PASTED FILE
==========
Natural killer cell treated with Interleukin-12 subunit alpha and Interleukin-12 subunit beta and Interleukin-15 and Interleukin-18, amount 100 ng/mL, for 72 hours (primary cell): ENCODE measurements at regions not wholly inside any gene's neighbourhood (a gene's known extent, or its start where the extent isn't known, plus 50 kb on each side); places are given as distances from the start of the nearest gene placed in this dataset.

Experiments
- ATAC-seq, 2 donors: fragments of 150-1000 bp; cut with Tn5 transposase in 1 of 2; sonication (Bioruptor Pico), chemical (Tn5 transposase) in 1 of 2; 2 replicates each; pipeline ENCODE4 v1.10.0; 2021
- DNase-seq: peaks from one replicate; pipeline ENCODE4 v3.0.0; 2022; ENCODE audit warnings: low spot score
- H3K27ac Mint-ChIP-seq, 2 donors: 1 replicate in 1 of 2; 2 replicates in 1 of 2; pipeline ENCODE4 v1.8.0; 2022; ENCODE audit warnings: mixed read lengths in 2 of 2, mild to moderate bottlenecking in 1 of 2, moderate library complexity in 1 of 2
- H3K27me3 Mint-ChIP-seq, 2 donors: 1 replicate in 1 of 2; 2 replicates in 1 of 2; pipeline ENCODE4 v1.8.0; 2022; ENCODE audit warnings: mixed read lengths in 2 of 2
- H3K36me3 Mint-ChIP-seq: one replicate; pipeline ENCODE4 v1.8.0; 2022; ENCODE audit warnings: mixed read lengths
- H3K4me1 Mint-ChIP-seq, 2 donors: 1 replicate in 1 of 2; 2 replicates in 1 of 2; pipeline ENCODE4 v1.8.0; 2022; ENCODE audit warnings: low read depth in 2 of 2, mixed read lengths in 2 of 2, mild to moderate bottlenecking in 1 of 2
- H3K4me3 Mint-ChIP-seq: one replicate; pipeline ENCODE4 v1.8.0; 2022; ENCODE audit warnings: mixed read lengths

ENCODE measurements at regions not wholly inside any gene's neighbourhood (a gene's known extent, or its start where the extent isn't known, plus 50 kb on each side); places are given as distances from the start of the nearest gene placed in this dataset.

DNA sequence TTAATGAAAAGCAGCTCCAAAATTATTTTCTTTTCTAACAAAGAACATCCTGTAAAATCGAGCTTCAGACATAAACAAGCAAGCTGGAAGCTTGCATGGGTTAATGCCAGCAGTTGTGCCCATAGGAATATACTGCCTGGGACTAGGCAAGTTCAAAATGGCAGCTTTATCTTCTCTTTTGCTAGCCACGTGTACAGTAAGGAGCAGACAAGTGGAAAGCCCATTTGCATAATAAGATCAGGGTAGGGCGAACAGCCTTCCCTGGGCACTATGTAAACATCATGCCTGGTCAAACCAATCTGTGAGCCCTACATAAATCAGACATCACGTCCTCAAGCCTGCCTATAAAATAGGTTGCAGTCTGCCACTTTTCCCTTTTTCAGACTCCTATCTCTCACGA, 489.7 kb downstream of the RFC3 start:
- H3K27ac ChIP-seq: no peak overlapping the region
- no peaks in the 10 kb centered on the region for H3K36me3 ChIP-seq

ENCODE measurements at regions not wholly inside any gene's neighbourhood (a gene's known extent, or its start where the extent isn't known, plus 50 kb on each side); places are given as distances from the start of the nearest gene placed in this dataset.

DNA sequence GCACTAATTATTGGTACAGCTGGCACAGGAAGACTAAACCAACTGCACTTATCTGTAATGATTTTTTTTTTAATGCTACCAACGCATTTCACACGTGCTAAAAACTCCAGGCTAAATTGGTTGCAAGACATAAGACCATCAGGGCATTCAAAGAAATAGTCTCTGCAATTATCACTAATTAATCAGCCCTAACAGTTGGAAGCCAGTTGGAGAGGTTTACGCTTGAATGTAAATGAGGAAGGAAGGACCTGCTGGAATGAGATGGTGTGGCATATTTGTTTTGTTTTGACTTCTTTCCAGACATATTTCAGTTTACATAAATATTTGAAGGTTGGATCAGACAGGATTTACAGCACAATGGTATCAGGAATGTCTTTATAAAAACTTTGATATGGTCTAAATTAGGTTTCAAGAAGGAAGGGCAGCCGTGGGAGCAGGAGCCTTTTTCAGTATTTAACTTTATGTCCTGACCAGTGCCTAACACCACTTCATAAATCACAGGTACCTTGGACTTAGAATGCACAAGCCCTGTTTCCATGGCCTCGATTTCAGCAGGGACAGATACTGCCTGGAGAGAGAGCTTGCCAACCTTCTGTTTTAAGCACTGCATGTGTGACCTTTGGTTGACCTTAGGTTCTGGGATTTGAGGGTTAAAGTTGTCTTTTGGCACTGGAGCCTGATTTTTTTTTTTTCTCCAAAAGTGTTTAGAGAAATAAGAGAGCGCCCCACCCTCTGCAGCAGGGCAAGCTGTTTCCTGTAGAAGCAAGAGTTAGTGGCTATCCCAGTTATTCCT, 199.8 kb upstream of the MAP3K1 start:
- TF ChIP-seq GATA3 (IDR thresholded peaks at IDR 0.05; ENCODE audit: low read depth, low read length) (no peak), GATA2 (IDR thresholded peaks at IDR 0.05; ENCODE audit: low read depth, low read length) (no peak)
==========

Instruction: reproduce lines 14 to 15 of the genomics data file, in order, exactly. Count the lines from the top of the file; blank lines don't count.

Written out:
ENCODE measurements at regions not wholly inside any gene's neighbourhood (a gene's known extent, or its start where the extent isn't known, plus 50 kb on each side); places are given as distances from the start of the nearest gene placed in this dataset.

DNA sequence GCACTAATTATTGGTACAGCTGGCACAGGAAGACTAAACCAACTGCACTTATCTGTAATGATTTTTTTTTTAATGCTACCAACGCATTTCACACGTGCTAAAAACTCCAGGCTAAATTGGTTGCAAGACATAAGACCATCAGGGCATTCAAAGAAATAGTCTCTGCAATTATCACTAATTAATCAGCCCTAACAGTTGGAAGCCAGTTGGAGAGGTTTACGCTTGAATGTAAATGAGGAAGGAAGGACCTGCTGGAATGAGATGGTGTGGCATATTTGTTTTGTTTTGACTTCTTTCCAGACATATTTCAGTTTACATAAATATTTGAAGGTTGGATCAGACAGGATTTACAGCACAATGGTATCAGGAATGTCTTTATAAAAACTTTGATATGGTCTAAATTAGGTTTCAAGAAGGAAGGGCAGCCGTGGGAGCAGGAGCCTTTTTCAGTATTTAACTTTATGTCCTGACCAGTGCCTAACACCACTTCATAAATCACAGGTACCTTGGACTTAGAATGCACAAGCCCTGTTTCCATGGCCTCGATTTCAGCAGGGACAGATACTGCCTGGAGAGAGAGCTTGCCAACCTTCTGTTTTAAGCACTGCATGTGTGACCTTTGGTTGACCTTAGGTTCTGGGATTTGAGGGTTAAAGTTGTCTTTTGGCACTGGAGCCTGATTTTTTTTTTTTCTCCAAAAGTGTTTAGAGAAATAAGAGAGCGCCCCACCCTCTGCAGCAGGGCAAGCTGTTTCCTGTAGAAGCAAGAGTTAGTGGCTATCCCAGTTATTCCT, 199.8 kb upstream of the MAP3K1 start: